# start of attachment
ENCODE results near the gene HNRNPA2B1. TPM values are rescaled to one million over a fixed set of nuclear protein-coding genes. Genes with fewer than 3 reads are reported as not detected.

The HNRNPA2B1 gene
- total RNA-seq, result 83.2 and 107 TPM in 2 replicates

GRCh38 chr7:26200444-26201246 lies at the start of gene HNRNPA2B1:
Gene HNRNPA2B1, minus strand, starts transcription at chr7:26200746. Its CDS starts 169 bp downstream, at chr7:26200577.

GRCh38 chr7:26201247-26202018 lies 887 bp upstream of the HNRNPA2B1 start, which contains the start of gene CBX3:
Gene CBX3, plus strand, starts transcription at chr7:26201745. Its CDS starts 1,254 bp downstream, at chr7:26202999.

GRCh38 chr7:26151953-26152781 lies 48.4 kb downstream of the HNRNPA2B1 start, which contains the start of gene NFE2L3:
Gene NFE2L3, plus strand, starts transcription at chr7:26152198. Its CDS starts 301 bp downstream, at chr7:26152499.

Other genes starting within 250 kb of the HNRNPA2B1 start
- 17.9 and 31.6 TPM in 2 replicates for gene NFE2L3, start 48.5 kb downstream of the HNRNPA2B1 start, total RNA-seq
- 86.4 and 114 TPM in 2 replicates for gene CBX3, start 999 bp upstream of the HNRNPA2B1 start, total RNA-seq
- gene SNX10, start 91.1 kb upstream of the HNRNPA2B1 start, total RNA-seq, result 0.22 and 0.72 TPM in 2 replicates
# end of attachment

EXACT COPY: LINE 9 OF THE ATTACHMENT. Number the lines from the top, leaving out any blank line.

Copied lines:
Gene NFE2L3, plus strand, starts transcription at chr7:26152198. Its CDS starts 301 bp downstream, at chr7:26152499.